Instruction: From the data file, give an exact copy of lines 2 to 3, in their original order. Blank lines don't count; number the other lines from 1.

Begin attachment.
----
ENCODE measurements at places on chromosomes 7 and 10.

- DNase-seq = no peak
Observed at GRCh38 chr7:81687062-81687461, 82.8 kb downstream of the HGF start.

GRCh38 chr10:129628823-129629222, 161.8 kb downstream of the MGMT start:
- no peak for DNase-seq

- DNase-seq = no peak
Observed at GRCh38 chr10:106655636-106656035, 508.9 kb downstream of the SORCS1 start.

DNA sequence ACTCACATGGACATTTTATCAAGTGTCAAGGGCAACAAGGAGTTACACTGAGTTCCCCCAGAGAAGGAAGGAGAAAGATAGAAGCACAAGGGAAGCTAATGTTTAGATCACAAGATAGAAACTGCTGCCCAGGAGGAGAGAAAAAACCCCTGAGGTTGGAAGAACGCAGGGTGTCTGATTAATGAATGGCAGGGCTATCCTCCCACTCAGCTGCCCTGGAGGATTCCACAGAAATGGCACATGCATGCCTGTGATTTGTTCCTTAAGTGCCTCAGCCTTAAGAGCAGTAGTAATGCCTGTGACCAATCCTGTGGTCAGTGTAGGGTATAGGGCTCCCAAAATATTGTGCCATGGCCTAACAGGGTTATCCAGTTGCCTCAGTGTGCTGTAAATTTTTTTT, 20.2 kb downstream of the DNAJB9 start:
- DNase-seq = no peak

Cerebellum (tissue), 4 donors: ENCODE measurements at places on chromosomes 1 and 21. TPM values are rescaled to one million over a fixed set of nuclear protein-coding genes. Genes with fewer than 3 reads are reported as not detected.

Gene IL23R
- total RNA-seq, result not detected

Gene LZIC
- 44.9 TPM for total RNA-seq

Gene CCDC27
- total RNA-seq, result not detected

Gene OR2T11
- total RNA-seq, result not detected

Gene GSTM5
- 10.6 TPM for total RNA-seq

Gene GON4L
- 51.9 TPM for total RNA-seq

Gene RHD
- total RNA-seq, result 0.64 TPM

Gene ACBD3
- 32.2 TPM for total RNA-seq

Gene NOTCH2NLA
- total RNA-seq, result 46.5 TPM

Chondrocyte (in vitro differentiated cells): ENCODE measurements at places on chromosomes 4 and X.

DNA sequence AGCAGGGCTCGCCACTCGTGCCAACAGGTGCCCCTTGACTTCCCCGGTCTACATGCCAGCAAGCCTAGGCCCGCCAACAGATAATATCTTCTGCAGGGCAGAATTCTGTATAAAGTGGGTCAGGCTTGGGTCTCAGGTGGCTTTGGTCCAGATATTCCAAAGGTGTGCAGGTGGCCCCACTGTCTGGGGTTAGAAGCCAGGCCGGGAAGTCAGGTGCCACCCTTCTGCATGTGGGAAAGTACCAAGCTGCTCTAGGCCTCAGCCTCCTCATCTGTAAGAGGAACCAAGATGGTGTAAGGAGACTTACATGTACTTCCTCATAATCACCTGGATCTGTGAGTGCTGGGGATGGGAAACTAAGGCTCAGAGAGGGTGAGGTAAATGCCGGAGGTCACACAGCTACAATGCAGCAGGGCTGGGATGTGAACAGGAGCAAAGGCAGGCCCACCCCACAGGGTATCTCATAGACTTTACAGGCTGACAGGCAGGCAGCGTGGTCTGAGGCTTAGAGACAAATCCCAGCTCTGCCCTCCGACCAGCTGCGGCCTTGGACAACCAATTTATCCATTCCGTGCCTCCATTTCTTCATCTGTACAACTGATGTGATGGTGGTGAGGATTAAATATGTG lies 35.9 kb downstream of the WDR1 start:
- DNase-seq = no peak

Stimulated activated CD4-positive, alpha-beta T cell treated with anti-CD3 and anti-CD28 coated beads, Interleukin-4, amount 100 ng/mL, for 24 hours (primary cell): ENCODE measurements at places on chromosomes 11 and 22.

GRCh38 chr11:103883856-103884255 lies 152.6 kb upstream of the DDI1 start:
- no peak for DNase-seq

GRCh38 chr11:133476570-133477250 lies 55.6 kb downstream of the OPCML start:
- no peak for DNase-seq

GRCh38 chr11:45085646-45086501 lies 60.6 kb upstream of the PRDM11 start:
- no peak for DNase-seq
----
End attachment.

- DNase-seq = no peak
Observed at GRCh38 chr7:81687062-81687461, 82.8 kb downstream of the HGF start.